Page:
How many of us would want that opportunity, and more importantly, for what reasons? Is it to correct the remorse of thoughtless acts perpetrated in another stage of life, when youth or desperation compelled motives and intentions otherwise relegated as an anomaly but for the justification of necessity by situational relativity? Or, perhaps the mistakes that could not be corrected, relieved by the soothing compromise of time, maturity and untarnished levity lifted by the laxity of loneliness but for the content of past emotional upheavals remembered as periods of tumultuous emotionalism outside of the constraints of rationality and ordinary discourse, now but a plea for allowance to go back and adjust?
Would but it could be as easy as adjusting the hour hand with but a forefinger, reversing the ravages of time, and in that moment of reversal, the opportunity arises to revisit, to review and to reallocate our efforts of love, faith, hope and charity within a perspective of time standing still in the maturity and growth of our soul’s essence. If, given the chance, would we want to; what would be the reason; and, would it in the end make a difference? “Youth is wasted on the young” goes the quip, but does the linear advancement in age allow for wisdom to dominate, or does such time traveling merely exponentially worsen the follies exhibited? We all like to think that, as we grow older, we are all the more wiser, but what evidence establishes such a posit of illogical irrationality?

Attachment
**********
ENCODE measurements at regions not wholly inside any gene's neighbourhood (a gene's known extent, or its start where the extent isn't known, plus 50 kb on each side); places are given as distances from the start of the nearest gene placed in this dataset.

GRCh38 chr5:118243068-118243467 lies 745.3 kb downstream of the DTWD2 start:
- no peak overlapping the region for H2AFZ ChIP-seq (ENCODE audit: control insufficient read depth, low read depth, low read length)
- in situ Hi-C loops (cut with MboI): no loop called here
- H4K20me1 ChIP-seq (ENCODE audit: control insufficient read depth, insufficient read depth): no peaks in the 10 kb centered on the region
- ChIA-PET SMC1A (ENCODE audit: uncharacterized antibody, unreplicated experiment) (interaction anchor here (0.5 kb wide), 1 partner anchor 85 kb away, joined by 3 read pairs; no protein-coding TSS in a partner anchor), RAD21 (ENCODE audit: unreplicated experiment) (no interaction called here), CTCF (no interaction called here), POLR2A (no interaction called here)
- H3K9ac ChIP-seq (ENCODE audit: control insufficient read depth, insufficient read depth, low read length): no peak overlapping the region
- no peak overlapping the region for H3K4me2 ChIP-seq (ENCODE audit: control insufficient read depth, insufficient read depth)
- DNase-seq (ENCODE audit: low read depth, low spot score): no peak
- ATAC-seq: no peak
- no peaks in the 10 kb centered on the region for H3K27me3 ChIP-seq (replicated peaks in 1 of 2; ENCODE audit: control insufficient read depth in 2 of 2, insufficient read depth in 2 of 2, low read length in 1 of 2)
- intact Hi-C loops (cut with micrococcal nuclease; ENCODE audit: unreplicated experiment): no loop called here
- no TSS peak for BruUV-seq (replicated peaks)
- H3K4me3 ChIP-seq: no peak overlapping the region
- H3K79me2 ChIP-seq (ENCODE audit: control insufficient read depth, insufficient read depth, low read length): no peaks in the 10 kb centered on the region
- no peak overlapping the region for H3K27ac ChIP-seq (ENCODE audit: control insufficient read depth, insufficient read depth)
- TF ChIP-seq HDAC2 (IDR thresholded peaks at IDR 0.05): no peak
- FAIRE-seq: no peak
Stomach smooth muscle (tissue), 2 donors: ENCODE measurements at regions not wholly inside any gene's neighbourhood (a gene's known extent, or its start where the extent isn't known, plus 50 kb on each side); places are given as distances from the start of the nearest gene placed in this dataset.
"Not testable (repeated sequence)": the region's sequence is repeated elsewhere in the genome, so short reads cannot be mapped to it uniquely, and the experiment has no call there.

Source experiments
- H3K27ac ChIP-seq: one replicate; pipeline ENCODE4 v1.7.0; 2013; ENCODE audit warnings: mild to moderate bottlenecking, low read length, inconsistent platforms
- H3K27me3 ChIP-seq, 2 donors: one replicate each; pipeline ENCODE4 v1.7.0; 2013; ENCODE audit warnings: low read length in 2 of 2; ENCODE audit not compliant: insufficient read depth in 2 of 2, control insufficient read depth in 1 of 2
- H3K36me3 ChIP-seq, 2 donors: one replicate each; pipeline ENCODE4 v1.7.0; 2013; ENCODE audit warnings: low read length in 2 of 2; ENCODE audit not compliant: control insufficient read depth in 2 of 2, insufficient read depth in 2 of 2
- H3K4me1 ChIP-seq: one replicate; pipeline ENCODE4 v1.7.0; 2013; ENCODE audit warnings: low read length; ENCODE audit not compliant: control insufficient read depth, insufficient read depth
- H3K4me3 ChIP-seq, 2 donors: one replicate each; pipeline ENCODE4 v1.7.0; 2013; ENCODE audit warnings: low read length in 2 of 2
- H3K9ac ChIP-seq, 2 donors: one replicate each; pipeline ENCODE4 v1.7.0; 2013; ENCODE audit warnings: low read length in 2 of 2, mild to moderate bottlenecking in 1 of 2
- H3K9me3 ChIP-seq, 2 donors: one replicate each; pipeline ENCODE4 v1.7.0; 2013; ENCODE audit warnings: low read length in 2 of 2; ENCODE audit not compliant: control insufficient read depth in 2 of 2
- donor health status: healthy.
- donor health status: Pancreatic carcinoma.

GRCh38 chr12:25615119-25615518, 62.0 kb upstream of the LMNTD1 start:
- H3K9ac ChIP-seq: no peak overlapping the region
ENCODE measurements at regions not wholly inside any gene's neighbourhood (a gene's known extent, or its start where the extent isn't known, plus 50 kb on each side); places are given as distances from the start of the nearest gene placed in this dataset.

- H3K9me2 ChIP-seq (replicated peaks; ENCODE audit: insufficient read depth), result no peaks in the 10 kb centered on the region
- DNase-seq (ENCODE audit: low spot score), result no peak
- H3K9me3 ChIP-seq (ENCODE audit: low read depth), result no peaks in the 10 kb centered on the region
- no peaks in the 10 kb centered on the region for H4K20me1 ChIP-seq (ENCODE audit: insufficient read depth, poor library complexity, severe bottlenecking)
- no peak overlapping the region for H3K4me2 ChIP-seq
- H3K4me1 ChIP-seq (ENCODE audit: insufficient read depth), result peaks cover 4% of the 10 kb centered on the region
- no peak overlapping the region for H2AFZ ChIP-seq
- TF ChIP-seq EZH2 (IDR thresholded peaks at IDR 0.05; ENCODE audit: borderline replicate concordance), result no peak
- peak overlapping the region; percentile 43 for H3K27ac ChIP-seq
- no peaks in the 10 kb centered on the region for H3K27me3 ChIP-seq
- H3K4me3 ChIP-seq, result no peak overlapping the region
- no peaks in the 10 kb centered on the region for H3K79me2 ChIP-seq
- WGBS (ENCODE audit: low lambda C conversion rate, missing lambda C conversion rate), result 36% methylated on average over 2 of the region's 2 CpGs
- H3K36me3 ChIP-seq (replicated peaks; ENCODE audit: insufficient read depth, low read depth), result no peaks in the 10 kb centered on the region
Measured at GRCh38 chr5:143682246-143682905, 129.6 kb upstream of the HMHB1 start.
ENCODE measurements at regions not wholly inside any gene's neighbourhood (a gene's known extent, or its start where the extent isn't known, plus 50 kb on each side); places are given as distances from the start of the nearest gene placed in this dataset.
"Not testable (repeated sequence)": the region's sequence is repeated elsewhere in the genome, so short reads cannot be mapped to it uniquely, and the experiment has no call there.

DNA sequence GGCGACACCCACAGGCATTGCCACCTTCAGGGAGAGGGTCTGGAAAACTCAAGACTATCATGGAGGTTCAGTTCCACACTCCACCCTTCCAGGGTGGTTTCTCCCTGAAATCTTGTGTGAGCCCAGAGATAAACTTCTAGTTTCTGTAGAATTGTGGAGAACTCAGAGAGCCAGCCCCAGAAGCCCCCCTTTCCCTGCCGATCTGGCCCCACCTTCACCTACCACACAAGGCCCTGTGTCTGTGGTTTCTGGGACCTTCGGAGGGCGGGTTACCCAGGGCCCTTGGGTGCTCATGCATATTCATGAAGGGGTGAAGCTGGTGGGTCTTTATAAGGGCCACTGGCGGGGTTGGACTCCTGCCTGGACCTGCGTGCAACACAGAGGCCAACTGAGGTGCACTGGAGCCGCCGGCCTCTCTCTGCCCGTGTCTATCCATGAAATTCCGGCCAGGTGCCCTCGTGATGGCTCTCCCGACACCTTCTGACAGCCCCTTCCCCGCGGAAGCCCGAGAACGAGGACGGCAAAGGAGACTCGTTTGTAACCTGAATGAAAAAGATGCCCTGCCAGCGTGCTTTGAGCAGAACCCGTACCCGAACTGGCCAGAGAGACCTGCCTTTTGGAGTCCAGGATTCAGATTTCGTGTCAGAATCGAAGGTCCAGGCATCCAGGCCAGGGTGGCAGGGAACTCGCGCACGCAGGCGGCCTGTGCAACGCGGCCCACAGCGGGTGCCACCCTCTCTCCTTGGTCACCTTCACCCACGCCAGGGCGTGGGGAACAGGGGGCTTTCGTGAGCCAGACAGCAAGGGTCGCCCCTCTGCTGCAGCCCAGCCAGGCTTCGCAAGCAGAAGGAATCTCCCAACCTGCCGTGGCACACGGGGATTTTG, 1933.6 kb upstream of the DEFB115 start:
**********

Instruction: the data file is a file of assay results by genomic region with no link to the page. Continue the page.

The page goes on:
The clock that is turned back does not necessarily allow for corrections; in attempting to recapture, remake and realign the fated stars of doom, the gods may laugh at the futility of efforts merely human, as folly and mistakes are only compounded by fools who go back to correct foolishness.
For Federal employees and U.S. Postal workers who suffer from a medical condition, such that the medical condition prevents the Federal or Postal employee from performing one or more of the essential elements of the Federal or Postal employee’s positional duties with the Federal agency or the Postal facility, the remorseful wish to turn back the proverbial clock will not “get you” anywhere. Instead, the focus should always be in the “forward” mode – of looking to the future and never looking in the rearview mirror.
Life moves too quickly to waste time on regrets of past wrongs committed. Yes, there may be an appropriate time to reflect, go back and adjust; but that has little or nothing to do with turning back any clock; instead, that, too, is to look to the future, and for those Federal and Postal employees who suffer from a medical condition, part of looking to the future involves preparing, formulating and filing an effective Federal Disability Retirement application with the U.S. Office of Personnel Management.
Robert R. McGill, Esquire